Organizing Notes

Bruce Gagnon is coordinator of the Global Network Against Weapons & Nuclear Power in Space. He offers his own reflections on organizing and the state of America's declining empire....

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Location: Bath, Maine, United States

With a new administration in Washington it will be a challenge to get the 'liberals' to hold Biden-Harris to the few 'progressive promises' they made during their campaign. Biden is bringing back many of Bush & Obama's neo-cons to head his foreign policy. I'll be on this case without hesitation.

Thursday, October 15, 2020

Imperial updates

 


  •  Responsible Statecraft reports: Think tanks shape discourse and policy through testimony and media coverage, and employ experts who claim to be unbiased — simply putting forth ideas to win out in the free market. This market, however, is rigged.

It’s well known that Pentagon contractors spend hundreds of millions each year on lobbying, but the other powerful weapon contractors wield to influence U.S. national security priorities — think tanks — is often ignored. A report released from the Foreign Influence Transparency Initiative, or FITI, at the Center for International Policy reveals more than $1 billion in defense contractor and U.S. government funds flowing to the top 50 most influential U.S. think tanks from 2014-2019.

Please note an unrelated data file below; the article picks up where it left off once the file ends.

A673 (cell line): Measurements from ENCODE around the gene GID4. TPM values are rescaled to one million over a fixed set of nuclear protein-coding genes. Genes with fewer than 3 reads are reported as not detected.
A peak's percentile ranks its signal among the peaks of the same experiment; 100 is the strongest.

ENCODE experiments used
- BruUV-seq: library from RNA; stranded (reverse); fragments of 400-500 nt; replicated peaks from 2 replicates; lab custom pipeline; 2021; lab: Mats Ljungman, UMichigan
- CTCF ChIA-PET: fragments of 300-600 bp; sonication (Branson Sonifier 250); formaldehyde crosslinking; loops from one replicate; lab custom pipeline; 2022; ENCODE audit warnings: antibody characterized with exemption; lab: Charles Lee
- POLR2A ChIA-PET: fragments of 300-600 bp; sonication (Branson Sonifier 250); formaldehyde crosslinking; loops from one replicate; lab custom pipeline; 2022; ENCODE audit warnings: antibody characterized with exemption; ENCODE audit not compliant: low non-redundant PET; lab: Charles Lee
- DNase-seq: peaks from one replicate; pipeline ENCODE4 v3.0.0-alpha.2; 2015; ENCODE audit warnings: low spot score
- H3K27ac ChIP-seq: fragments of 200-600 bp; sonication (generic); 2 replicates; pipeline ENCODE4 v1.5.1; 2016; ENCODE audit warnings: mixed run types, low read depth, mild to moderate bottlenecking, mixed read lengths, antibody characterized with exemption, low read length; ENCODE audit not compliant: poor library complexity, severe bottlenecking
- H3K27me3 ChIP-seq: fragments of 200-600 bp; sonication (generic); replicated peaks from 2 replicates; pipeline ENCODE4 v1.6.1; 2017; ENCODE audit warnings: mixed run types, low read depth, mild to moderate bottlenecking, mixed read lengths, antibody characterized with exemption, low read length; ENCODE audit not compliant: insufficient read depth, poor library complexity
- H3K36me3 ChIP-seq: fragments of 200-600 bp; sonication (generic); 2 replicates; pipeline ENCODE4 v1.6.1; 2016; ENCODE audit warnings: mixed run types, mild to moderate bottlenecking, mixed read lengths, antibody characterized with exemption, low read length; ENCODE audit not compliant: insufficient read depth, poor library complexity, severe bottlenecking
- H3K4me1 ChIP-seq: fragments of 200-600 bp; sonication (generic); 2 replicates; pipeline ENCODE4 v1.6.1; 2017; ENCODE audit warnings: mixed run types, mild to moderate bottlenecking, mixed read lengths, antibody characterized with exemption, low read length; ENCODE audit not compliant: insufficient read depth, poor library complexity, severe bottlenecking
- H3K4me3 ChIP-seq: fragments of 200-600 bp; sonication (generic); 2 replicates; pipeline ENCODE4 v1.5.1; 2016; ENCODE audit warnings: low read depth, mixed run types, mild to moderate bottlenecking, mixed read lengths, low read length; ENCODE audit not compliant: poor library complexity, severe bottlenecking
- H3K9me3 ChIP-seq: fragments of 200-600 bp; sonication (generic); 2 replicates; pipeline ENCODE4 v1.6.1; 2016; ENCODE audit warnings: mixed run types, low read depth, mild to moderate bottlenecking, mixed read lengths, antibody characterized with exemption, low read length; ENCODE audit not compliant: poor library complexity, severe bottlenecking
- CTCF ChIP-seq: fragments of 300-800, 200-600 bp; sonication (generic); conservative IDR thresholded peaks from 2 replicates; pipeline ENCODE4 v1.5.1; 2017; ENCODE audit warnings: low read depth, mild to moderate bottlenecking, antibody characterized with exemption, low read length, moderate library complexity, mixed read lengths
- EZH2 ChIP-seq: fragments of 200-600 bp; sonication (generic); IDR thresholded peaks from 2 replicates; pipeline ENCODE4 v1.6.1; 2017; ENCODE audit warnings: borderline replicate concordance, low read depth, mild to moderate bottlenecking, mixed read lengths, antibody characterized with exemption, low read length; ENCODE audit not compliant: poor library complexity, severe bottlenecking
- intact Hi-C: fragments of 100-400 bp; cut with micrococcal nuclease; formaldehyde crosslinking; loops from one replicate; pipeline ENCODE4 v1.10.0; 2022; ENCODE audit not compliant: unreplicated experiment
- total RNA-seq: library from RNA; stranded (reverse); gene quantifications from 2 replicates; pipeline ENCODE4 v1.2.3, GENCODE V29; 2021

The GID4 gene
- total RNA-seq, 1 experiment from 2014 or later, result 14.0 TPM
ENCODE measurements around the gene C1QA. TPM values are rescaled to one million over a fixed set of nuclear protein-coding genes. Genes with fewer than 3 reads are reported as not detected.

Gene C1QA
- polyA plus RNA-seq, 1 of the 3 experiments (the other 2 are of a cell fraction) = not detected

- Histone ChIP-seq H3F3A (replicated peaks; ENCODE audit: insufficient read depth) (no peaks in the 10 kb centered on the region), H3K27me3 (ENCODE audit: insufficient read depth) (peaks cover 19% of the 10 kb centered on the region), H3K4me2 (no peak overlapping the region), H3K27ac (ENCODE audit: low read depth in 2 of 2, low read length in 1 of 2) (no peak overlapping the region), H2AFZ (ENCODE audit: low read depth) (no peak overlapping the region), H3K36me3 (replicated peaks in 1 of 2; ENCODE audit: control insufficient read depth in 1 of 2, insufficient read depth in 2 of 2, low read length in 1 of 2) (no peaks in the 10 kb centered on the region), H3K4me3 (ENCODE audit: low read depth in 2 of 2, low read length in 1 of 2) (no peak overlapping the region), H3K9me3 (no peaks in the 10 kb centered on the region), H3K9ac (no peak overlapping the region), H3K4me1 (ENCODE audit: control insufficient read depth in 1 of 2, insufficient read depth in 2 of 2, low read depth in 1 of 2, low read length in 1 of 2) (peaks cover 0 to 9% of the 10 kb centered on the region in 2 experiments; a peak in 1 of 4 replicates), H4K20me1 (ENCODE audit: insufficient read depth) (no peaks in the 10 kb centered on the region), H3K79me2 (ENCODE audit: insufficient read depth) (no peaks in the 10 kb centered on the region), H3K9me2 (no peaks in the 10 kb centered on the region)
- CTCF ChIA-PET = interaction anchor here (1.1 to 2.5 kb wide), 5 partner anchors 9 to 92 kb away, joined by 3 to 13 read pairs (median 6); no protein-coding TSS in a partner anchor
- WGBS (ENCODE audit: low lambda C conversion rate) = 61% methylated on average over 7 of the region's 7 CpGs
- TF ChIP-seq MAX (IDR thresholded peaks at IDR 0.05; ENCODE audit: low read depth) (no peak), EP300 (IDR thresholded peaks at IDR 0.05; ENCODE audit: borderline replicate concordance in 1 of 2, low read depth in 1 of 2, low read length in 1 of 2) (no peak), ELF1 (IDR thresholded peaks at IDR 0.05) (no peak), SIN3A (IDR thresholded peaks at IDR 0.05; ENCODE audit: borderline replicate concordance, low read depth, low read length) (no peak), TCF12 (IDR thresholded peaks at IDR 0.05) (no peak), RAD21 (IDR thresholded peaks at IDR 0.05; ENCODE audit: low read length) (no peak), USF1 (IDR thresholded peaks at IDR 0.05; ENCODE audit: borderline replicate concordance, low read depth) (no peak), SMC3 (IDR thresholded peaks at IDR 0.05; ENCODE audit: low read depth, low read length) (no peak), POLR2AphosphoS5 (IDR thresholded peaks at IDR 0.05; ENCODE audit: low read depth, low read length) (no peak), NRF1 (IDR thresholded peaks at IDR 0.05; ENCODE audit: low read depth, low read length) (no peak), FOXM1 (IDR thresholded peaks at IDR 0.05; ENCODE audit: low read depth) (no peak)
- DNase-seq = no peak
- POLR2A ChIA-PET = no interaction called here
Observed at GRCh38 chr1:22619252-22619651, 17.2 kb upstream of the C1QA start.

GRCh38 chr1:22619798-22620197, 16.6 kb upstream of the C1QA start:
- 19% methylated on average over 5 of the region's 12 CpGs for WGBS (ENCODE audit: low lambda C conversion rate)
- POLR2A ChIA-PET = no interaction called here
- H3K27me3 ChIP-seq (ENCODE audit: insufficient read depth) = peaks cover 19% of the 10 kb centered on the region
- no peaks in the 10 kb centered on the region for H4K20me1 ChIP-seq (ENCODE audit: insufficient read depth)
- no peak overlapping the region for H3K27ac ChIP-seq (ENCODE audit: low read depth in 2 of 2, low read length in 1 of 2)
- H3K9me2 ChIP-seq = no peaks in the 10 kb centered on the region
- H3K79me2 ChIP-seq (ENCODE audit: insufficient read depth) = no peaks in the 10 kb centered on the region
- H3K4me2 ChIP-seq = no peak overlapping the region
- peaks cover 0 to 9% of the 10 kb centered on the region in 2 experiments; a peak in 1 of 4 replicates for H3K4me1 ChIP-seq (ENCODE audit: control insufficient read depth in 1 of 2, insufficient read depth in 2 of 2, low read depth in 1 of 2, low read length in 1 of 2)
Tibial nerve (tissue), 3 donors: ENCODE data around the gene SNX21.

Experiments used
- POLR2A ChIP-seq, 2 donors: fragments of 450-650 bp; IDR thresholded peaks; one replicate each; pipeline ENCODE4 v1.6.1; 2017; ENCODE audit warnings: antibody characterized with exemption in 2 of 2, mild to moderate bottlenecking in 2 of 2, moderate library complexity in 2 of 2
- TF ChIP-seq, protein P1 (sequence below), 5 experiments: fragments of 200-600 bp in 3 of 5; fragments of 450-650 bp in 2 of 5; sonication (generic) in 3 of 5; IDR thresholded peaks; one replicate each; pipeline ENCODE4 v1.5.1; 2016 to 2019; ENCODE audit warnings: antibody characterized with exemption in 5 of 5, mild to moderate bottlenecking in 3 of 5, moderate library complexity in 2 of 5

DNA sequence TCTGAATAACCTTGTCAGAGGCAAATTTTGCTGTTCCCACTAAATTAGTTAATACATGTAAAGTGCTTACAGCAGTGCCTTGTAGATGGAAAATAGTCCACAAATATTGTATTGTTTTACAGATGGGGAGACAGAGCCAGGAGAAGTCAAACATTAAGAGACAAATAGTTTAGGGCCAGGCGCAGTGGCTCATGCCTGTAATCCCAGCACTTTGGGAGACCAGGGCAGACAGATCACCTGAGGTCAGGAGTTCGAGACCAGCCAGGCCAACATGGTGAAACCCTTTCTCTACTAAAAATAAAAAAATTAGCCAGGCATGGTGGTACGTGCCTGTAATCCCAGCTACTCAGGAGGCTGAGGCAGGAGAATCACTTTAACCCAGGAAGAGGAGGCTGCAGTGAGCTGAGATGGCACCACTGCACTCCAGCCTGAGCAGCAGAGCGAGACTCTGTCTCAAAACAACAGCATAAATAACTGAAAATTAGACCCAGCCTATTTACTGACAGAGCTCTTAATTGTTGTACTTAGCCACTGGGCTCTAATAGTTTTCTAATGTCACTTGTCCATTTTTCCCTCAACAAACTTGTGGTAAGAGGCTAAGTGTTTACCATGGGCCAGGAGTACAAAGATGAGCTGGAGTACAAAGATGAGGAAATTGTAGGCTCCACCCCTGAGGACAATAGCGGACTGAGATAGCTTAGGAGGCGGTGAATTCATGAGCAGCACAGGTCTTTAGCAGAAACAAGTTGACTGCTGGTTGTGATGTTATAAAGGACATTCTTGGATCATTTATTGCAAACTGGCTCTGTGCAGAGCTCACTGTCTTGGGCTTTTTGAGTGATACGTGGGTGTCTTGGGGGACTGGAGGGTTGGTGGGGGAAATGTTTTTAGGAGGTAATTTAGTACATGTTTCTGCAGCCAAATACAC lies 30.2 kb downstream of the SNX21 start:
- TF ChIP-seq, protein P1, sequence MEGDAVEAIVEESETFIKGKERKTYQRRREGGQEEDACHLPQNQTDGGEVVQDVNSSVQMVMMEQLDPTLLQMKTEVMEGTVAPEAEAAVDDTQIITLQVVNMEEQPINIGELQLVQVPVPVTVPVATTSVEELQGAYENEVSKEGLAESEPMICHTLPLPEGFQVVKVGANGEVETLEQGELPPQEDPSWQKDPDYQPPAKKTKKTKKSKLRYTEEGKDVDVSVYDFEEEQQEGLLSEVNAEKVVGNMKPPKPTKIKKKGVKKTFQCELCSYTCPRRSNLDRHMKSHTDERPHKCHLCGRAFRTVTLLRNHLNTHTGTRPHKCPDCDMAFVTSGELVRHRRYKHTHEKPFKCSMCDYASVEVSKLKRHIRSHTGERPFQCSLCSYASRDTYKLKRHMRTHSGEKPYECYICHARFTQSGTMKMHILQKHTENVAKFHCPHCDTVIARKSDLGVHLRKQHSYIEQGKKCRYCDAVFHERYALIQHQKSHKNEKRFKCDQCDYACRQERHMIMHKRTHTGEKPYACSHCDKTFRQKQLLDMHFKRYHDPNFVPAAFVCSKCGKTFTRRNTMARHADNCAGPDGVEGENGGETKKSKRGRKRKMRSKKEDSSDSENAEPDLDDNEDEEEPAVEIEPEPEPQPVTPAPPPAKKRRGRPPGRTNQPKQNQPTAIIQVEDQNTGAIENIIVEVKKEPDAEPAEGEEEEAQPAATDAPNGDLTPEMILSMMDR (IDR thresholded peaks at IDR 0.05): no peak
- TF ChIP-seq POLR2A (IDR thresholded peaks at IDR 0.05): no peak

It is part of a think tank’s role to recommend policy, and putting ideas forth into debate can be a public good. However, when these ideas are linked to specific defense companies who stand to gain billions of dollars by promoting their systems — and play into the Pentagon’s narrative — think tanks have an obligation to let consumers of their work know if it is funded by those who will profit from their recommendations. Instead, in far too many cases, these funding links are obscured.  

 


Award notices indicate that SpaceX could receive more than $149 million and L3Harris could receive more than $193 million to produce capabilities for the Tracking Layer Program.

Through the broader program, SDA aims to implement a robust architecture made up of multiple layers of nearly 1,000 satellites that can provide unique military insights and capabilities such as spotting hypersonic weapons or potentially deterring potentially aggressive actions in cislunar space, or the area within the Moon’s orbit—by 2026.

  • J Sandy Davies (in Common Dreams)  provides an excellent summary of the violent conflict that has recently broken out between Armenia and Azerbaijan and what should be the stance of the U.S. in seeking peace for the region: 

As for the destructive and destabilizing role the United States habitually plays in the greater Middle East, Americans should beware of any U.S. effort to exploit this conflict for self-serving U.S. ends. That could include fueling the conflict to undermine Armenia’s confidence in its alliance with Russia, to draw Armenia into a more Western, pro-NATO alignment. Or the U.S. could exacerbate and exploit unrest in Iran’s Azeri community as part of its “maximum pressure” campaign against Iran. 

At any suggestion that the U.S. is exploiting or planning to exploit this conflict for its own ends, Americans should remember the people of Armenia and Azerbaijan whose lives are being lost or destroyed every day that this war rages on, and should condemn and oppose any effort to prolong or worsen their pain and suffering for U.S. geopolitical advantage.

 Instead the U.S. should fully cooperate with its partners in the OSCE’s Minsk Group to support a ceasefire and a lasting and stable negotiated peace that respects the human rights and self-determination of all the people of Armenia and Azerbaijan.

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